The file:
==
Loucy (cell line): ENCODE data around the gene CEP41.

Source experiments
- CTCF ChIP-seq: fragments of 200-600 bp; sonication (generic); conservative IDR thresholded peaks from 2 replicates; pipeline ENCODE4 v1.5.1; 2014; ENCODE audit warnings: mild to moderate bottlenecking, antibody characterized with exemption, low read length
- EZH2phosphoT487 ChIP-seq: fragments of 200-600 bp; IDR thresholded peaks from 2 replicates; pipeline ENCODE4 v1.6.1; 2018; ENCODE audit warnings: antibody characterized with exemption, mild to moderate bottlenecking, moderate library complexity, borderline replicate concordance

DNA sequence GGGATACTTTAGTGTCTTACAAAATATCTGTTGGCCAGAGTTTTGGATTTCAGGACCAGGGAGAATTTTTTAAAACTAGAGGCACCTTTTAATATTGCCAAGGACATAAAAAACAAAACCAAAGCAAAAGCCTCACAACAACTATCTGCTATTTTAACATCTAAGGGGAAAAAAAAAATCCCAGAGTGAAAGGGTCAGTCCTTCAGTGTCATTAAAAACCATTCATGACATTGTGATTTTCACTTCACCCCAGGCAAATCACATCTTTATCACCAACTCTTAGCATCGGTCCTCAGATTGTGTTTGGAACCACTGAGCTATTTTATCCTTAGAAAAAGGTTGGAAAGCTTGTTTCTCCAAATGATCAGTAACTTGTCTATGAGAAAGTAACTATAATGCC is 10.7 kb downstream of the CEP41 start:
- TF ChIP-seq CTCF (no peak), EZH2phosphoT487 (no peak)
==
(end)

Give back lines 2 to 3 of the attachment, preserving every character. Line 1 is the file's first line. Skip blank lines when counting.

Source experiments
- CTCF ChIP-seq: fragments of 200-600 bp; sonication (generic); conservative IDR thresholded peaks from 2 replicates; pipeline ENCODE4 v1.5.1; 2014; ENCODE audit warnings: mild to moderate bottlenecking, antibody characterized with exemption, low read length